MY BEST WORST YEAR – A BREAST CANCER STORY By Alison Tucker

R280.00

‘Alison, I’ve got bad news.’ The voice of the pathologist at the other end of the telephone confirmed for Alison Tucker the news no woman ever wants to hear: she had breast cancer.

Once the shock had settled, Alison decided that she would take charge. Not only would she take ownership of the dreaded disease, but she would do so with a positive mindset and prepare herself as best she could for what was to come. She did detailed research and paid close heed to what she was told by others who had walked the path before her.

As she navigated her way through surgery and the chemotherapy and radiotherapy that followed, Alison’s determination paid off. Not only did she make new friends, but she learnt valuable life lessons too: acceptance of the illness for what it was, the amazing impact of ongoing advances in medical science, and the importance of being able to ask for – and receive – help.

In My Best Worst Year – A Breast Cancer Story Alison gives us an authentic account of her experience, offering insights and advice for others who might one day face the same diagnosis. You will accompany her on her highs, empathise with her lows, and be amused by humorous anecdotes along the way. Through the generous support of family and friends, she has amassed a collection of practical tips for both patients and supporters which she shares with open-hearted honesty.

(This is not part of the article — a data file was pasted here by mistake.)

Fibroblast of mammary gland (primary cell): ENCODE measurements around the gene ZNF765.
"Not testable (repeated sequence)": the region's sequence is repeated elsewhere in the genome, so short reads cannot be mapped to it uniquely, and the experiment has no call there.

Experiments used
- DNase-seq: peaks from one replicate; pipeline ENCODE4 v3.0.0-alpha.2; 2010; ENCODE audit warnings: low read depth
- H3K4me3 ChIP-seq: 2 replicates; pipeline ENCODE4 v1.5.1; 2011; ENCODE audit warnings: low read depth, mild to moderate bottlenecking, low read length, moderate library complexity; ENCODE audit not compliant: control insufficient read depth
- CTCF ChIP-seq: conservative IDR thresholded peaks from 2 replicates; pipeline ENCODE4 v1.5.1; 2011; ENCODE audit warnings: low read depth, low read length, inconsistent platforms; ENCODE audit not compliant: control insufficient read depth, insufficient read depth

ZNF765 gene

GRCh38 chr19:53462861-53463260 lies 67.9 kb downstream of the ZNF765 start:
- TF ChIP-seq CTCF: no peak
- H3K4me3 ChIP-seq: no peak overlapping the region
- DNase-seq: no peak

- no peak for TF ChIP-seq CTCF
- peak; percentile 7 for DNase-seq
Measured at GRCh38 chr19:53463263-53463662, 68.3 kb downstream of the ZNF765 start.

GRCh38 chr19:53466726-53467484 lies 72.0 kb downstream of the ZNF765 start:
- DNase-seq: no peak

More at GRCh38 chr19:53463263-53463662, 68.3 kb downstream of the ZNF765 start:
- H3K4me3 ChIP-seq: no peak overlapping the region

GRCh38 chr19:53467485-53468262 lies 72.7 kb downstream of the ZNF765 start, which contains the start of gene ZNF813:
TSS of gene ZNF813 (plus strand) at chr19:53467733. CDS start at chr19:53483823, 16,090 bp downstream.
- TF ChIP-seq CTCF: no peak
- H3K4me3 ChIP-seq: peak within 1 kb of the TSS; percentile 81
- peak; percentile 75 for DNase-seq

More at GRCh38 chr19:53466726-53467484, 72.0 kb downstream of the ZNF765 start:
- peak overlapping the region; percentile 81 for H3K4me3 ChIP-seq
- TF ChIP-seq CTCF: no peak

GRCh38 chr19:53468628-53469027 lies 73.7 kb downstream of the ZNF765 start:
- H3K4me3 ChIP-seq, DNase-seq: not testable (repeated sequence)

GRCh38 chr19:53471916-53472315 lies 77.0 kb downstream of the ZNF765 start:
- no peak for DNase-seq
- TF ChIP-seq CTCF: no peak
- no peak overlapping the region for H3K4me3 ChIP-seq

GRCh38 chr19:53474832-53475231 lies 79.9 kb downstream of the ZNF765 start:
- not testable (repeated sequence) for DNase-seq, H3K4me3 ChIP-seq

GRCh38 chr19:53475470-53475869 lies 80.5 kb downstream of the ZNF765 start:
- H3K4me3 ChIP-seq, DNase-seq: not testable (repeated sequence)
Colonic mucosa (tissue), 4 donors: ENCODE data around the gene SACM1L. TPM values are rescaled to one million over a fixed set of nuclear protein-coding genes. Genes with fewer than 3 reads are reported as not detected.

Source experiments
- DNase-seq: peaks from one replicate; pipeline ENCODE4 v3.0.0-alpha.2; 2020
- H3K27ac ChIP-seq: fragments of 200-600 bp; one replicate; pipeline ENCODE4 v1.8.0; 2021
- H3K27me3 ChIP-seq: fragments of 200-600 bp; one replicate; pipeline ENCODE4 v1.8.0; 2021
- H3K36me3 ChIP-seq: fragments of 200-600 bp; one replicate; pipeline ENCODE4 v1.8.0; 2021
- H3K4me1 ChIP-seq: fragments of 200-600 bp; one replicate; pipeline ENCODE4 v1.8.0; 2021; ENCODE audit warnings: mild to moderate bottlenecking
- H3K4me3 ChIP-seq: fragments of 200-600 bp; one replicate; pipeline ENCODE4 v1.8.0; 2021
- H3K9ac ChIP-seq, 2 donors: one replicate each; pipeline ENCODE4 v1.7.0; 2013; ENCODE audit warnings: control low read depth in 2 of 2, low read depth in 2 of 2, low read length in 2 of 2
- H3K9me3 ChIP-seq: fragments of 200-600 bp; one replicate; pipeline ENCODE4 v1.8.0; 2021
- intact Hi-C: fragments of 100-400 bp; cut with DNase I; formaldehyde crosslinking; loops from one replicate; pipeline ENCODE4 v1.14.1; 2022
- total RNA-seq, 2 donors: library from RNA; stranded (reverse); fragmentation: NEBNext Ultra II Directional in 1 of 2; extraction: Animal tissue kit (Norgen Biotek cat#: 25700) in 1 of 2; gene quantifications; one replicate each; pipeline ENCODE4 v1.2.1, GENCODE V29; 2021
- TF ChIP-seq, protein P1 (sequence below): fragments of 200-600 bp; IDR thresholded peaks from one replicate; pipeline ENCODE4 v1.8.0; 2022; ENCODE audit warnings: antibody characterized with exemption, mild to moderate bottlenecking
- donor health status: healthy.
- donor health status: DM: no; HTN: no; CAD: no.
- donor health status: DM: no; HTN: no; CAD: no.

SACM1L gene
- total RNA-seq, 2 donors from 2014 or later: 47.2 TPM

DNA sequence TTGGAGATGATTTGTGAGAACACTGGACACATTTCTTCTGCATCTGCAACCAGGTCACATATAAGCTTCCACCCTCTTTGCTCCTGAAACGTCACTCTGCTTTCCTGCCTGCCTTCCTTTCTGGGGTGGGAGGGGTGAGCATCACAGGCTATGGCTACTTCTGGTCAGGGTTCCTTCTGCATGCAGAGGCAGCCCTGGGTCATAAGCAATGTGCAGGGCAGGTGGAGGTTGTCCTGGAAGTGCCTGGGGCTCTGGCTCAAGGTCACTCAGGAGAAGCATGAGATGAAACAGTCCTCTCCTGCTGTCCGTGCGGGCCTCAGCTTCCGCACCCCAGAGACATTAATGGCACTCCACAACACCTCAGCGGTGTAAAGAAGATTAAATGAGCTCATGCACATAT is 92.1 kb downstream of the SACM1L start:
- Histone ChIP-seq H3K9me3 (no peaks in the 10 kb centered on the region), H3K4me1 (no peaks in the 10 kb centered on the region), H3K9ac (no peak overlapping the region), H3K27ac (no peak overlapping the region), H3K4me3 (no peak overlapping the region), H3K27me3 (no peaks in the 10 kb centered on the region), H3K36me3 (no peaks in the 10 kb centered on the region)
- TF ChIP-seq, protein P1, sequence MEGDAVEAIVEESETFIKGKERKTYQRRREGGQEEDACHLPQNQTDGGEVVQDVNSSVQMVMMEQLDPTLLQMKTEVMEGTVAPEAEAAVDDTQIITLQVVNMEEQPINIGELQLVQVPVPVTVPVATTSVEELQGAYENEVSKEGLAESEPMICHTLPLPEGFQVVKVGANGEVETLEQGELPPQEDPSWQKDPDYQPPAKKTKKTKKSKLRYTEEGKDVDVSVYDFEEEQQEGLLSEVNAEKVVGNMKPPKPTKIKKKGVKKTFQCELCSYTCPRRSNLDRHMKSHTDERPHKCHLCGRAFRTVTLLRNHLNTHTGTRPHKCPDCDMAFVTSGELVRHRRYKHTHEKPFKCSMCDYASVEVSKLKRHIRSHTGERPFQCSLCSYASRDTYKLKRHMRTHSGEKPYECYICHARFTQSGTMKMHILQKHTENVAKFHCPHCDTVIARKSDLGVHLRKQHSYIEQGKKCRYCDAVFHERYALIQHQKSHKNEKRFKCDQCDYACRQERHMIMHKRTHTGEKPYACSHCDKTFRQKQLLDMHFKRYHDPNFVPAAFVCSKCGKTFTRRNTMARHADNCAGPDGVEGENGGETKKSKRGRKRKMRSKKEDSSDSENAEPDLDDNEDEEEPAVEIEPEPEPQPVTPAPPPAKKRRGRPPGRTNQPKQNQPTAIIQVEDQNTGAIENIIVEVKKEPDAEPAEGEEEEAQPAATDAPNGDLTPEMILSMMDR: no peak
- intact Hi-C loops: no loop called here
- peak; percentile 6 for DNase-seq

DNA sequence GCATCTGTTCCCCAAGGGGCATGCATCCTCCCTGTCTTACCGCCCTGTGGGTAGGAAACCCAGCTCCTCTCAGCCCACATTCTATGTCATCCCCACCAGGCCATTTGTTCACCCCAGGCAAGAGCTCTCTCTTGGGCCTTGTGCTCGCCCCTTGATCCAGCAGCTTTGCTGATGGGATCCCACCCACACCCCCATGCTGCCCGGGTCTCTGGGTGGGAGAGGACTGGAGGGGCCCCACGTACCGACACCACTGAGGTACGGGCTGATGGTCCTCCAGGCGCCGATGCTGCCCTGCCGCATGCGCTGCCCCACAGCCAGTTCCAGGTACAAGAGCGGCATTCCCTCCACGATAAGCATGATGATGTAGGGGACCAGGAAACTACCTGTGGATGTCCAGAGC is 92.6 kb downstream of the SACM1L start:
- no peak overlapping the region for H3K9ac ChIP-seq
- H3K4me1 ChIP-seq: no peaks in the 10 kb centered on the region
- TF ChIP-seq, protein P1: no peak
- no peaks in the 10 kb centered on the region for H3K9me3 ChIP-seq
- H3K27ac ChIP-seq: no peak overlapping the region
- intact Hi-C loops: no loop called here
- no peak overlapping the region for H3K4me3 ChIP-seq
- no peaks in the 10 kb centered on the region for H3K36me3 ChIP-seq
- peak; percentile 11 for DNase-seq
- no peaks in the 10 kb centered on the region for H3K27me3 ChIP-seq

What to take to chemotherapy sessions.

What to look for when choosing a wig.

What side effects a person can expect when having the various types of cancer treatment.

What to say, and what not to say, to a cancer patient.

How to remove stress from a cancer patient’s life.

What kind of gifts and gestures are most appreciated.

Contrary to Alison’s expectations, her year of treatment turned out to be her best worst year. By telling her story, she underlines the importance of a positive attitude and hopes to show that a person can still lead a productive and enjoyable life even after being diagnosed with cancer.

‘I learnt the power of gratitude, a learning that I will cherish forever and that I will draw on in no small measure in the good times and the bad.’

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